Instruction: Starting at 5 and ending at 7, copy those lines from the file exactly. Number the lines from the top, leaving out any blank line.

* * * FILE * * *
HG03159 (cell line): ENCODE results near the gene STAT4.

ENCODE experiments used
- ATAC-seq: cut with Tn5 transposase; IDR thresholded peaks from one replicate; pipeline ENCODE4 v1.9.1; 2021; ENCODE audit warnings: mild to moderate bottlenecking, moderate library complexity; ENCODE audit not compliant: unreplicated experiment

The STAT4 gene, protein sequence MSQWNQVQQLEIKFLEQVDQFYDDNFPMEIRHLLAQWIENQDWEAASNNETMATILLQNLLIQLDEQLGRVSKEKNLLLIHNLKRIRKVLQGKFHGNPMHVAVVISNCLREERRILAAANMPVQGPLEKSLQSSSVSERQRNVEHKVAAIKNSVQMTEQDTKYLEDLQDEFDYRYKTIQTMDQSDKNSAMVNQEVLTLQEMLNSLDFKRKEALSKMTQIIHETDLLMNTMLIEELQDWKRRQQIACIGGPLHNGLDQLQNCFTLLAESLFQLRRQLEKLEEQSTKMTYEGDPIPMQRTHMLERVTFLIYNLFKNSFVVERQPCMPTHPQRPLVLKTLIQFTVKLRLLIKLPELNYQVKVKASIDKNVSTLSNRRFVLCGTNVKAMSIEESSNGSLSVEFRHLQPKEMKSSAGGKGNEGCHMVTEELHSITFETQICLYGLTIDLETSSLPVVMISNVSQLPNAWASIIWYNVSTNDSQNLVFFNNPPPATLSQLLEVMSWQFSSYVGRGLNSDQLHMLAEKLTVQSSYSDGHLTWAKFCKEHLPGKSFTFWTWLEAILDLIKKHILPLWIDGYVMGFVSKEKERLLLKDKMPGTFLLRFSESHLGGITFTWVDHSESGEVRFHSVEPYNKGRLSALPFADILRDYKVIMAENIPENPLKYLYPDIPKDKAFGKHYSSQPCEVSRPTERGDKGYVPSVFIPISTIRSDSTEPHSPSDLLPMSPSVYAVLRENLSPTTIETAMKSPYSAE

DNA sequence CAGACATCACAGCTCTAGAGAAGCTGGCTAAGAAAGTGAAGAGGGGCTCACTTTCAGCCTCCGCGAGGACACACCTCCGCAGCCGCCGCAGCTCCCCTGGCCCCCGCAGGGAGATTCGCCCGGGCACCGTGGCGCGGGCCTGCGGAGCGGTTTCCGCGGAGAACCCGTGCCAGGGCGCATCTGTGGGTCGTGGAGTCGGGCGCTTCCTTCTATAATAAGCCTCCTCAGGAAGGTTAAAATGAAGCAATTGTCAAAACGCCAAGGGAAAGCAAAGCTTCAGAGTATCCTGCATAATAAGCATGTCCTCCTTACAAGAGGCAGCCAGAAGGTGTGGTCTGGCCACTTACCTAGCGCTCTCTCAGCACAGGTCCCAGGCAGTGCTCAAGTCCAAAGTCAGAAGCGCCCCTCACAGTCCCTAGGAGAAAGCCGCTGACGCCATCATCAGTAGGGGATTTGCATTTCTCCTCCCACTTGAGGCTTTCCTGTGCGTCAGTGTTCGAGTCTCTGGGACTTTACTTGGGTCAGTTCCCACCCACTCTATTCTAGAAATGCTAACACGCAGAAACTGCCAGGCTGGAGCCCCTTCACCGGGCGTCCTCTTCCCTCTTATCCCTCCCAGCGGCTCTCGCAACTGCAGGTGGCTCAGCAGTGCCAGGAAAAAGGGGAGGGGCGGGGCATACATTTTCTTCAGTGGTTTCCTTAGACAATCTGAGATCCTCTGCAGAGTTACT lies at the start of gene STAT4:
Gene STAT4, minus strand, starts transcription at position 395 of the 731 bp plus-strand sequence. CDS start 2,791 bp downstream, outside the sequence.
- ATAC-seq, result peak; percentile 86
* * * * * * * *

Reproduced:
DNA sequence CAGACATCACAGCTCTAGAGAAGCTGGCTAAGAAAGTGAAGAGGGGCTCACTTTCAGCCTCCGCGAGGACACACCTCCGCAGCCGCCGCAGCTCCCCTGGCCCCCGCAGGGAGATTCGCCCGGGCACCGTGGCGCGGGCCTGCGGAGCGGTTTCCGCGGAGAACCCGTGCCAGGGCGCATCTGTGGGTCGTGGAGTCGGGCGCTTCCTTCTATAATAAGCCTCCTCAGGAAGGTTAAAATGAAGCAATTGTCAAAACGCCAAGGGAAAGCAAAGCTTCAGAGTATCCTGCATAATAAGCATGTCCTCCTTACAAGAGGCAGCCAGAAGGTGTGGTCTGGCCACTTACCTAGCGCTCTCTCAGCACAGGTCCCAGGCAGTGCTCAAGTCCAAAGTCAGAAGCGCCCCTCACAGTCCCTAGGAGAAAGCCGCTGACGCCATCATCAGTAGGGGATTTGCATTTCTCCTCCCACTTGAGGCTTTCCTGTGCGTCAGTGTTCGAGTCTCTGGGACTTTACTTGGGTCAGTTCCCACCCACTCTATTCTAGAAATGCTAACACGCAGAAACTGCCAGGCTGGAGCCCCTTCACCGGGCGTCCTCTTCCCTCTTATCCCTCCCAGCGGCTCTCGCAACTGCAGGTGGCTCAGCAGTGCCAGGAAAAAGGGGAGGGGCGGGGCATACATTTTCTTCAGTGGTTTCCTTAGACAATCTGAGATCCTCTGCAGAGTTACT lies at the start of gene STAT4:
Gene STAT4, minus strand, starts transcription at position 395 of the 731 bp plus-strand sequence. CDS start 2,791 bp downstream, outside the sequence.
- ATAC-seq, result peak; percentile 86